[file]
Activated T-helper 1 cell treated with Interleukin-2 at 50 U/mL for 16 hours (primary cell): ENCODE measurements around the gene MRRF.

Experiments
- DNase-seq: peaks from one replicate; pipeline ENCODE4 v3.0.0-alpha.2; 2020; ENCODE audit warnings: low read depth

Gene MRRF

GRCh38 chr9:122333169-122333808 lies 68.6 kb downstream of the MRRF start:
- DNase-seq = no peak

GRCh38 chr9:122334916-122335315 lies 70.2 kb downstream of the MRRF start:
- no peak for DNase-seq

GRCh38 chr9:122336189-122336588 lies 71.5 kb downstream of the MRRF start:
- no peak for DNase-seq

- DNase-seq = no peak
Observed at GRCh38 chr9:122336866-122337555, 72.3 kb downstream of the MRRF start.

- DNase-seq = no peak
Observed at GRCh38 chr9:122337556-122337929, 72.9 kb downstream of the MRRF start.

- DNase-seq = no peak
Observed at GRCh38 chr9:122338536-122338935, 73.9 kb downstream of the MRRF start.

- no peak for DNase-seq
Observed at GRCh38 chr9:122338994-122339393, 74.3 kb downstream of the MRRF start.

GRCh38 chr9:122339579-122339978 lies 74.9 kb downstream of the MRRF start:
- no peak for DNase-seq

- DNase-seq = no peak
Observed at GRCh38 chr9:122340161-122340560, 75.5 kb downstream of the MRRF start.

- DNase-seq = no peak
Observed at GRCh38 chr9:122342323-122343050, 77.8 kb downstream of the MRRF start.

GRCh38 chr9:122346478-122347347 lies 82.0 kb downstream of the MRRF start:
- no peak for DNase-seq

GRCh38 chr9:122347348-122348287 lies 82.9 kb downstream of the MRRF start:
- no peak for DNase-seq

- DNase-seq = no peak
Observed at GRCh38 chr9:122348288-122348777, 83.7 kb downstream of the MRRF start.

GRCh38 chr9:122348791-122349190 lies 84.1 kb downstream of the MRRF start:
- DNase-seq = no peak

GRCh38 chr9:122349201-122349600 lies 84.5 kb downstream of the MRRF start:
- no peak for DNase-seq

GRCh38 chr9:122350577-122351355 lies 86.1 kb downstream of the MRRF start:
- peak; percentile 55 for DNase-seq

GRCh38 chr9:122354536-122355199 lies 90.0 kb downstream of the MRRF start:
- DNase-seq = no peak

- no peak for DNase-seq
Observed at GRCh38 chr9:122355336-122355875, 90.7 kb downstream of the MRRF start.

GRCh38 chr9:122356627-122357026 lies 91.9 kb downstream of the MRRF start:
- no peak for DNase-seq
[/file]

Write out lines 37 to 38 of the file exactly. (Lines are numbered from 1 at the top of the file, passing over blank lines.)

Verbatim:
GRCh38 chr9:122354536-122355199 lies 90.0 kb downstream of the MRRF start:
- DNase-seq = no peak